Photojournalism and the prime directive.

It is almost impossible to come from a country like America and speak of my travels to a third world country without sounding like a total bastard. Phrases like “they have it rough there” or “the conditions were challenging, but I didn’t mind” have such a colonial ring especially when I consider that my idea of life necessity is firmly wrapped around my laptop and having internet access.

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photo by Alison Wright

I’ve been thinking about what the proper behavior is for a photographer on assignment to a third world country. Is there a prime directive that photojournalists should adhere to, or should we try and help where we can and let the consequences of our actions fall where they may. I discussed the matter with Alison Wright who says the worst thing you can do is show up in a foreign land like a “great white god”.

Offering help to other cultures that you photograph must be backed by intelligence and understanding of the people. Miss Wright told me of seeing American tourists handing out tootsie rolls to children that have almost no access to dental hygiene. The tourists I’m sure felt wonderfully important as they created a frenzy around their car, but this supposed act of kindness exacerbated a fundamental health issue of the culture. A responsible act of kindness would be to hand out toothbrushes.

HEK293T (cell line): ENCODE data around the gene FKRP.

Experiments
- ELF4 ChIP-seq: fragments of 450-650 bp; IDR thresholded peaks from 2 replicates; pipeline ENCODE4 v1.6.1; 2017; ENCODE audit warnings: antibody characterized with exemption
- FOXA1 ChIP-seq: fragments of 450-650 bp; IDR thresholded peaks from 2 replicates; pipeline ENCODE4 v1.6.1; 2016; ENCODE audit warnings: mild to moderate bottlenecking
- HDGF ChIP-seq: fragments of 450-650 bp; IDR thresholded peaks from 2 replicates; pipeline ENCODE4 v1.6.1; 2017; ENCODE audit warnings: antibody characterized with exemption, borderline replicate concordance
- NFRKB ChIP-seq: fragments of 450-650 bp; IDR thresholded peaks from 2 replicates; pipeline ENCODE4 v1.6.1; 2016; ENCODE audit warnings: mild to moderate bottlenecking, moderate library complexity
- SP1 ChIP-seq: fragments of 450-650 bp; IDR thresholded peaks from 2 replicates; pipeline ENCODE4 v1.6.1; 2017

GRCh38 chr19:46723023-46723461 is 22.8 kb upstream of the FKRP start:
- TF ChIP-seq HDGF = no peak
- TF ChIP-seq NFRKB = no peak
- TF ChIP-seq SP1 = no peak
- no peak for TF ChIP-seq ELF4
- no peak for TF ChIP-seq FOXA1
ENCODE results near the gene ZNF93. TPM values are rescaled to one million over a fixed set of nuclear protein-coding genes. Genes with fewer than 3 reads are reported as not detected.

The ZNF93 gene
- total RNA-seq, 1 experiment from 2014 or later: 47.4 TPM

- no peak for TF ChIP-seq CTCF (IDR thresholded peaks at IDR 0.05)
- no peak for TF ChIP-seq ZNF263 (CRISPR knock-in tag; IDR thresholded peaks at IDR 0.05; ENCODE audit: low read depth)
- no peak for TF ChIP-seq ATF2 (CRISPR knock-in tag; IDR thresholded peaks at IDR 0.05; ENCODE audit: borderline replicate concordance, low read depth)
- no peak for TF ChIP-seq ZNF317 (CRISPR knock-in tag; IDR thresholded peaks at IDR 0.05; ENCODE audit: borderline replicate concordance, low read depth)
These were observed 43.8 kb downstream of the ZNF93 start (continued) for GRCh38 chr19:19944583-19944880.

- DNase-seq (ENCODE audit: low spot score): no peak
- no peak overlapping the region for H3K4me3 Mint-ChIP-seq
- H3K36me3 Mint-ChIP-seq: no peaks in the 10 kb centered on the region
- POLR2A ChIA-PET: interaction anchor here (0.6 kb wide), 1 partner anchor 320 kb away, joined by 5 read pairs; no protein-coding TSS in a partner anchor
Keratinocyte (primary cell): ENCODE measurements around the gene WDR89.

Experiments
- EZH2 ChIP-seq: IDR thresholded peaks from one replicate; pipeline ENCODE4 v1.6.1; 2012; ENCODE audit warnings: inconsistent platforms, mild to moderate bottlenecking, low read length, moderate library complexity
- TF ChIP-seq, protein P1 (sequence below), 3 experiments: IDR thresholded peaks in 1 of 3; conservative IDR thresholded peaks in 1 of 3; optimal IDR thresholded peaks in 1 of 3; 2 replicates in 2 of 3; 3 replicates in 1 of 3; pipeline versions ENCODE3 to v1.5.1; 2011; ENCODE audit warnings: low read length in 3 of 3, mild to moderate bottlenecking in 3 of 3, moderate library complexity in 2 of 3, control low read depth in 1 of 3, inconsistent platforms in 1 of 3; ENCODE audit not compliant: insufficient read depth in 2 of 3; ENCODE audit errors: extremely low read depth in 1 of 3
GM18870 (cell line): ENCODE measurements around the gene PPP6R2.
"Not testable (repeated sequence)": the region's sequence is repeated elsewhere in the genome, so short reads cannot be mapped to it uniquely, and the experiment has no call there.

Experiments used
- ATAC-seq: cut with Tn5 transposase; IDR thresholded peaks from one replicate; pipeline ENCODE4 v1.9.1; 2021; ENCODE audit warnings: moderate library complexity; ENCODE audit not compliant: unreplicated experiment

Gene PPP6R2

Miss Wright also emphasizes that before handing anything out to anyone you must understand the protocols of the culture. In Africa she said she would have to locate the head man and pass the gifts to him so he could decide how to distribute the goods to his people. A breach of this protocol has the potential of creating a problem for the recipient of your kindness.

If you visit a society to photograph without the experience or knowledge to know that your gifting efforts won’t be detrimental, don’t do anything. Arrogant assumption that you are doing the right thing based on an ethnocentric perspective could have wretched consequences for the people you’re trying to reach out to. Use the power of your photography to raise awareness of what you see, that’s the best you can do until you know better.

Many thanks to Alison Wright whose Faces of Hope Fund provides health care and education to communities in Asia. You can always feel confident that a gift of a financial donation to her fund will be a good thing to do.